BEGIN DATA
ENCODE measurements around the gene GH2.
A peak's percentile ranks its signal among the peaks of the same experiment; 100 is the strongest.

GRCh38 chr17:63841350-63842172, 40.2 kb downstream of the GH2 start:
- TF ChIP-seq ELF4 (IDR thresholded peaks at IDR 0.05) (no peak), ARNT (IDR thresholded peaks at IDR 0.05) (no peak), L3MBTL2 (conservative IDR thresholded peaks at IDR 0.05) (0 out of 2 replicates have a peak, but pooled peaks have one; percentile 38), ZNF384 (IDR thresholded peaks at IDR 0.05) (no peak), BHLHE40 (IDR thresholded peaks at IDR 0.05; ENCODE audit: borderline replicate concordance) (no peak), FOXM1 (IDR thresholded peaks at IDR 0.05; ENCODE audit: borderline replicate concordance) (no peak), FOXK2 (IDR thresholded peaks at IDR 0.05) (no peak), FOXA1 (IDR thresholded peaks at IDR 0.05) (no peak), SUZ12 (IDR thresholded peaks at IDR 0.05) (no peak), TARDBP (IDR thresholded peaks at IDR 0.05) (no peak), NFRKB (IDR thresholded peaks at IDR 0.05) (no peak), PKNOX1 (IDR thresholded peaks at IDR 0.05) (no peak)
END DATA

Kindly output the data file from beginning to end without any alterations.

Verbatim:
ENCODE measurements around the gene GH2.
A peak's percentile ranks its signal among the peaks of the same experiment; 100 is the strongest.

GRCh38 chr17:63841350-63842172, 40.2 kb downstream of the GH2 start:
- TF ChIP-seq ELF4 (IDR thresholded peaks at IDR 0.05) (no peak), ARNT (IDR thresholded peaks at IDR 0.05) (no peak), L3MBTL2 (conservative IDR thresholded peaks at IDR 0.05) (0 out of 2 replicates have a peak, but pooled peaks have one; percentile 38), ZNF384 (IDR thresholded peaks at IDR 0.05) (no peak), BHLHE40 (IDR thresholded peaks at IDR 0.05; ENCODE audit: borderline replicate concordance) (no peak), FOXM1 (IDR thresholded peaks at IDR 0.05; ENCODE audit: borderline replicate concordance) (no peak), FOXK2 (IDR thresholded peaks at IDR 0.05) (no peak), FOXA1 (IDR thresholded peaks at IDR 0.05) (no peak), SUZ12 (IDR thresholded peaks at IDR 0.05) (no peak), TARDBP (IDR thresholded peaks at IDR 0.05) (no peak), NFRKB (IDR thresholded peaks at IDR 0.05) (no peak), PKNOX1 (IDR thresholded peaks at IDR 0.05) (no peak)